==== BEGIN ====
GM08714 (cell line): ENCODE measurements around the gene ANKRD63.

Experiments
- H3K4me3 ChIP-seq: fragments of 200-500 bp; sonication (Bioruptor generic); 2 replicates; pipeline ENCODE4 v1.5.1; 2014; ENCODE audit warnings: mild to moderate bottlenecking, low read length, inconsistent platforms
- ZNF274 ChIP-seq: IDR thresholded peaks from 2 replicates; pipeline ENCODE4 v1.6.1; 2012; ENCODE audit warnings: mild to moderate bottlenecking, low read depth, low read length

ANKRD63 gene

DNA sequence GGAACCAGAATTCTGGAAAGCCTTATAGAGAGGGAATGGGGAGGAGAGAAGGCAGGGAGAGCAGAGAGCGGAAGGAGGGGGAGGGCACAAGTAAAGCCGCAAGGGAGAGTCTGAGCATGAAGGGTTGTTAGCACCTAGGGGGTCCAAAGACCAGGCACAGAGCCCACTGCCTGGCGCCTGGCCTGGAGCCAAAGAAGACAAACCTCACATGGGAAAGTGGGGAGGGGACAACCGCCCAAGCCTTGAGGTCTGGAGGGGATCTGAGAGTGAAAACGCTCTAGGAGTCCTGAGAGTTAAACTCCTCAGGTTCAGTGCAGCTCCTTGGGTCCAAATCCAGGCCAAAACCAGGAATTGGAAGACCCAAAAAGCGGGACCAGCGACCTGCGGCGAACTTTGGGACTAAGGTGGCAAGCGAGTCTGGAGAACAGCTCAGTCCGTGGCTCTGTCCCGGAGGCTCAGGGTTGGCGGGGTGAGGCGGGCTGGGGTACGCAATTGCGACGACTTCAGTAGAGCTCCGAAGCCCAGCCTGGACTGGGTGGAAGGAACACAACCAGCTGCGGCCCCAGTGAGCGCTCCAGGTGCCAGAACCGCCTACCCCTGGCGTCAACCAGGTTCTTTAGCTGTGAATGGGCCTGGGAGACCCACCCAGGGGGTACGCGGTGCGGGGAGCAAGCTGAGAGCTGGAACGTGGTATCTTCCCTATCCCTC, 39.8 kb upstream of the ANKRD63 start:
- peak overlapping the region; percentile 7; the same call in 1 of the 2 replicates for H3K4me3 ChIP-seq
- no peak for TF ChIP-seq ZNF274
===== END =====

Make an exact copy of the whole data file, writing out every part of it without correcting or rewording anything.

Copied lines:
GM08714 (cell line): ENCODE measurements around the gene ANKRD63.

Experiments
- H3K4me3 ChIP-seq: fragments of 200-500 bp; sonication (Bioruptor generic); 2 replicates; pipeline ENCODE4 v1.5.1; 2014; ENCODE audit warnings: mild to moderate bottlenecking, low read length, inconsistent platforms
- ZNF274 ChIP-seq: IDR thresholded peaks from 2 replicates; pipeline ENCODE4 v1.6.1; 2012; ENCODE audit warnings: mild to moderate bottlenecking, low read depth, low read length

ANKRD63 gene

DNA sequence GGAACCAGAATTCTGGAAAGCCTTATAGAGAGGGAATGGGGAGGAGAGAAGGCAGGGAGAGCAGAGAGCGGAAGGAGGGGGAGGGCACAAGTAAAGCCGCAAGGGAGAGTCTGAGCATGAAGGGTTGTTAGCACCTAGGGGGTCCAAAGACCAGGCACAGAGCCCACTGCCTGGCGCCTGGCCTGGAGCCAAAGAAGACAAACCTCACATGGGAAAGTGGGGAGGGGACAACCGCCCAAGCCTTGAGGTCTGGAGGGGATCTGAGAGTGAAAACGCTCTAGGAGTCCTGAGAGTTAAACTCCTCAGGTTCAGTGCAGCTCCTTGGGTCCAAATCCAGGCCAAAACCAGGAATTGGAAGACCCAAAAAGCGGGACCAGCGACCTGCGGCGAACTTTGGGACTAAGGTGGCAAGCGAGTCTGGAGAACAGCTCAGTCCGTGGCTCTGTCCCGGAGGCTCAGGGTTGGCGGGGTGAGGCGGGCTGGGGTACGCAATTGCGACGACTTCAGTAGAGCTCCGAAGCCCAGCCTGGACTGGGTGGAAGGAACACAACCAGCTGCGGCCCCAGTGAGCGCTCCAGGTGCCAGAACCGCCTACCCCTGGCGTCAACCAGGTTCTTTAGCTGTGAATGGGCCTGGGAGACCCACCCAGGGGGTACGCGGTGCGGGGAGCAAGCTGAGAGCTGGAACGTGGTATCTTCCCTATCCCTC, 39.8 kb upstream of the ANKRD63 start:
- peak overlapping the region; percentile 7; the same call in 1 of the 2 replicates for H3K4me3 ChIP-seq
- no peak for TF ChIP-seq ZNF274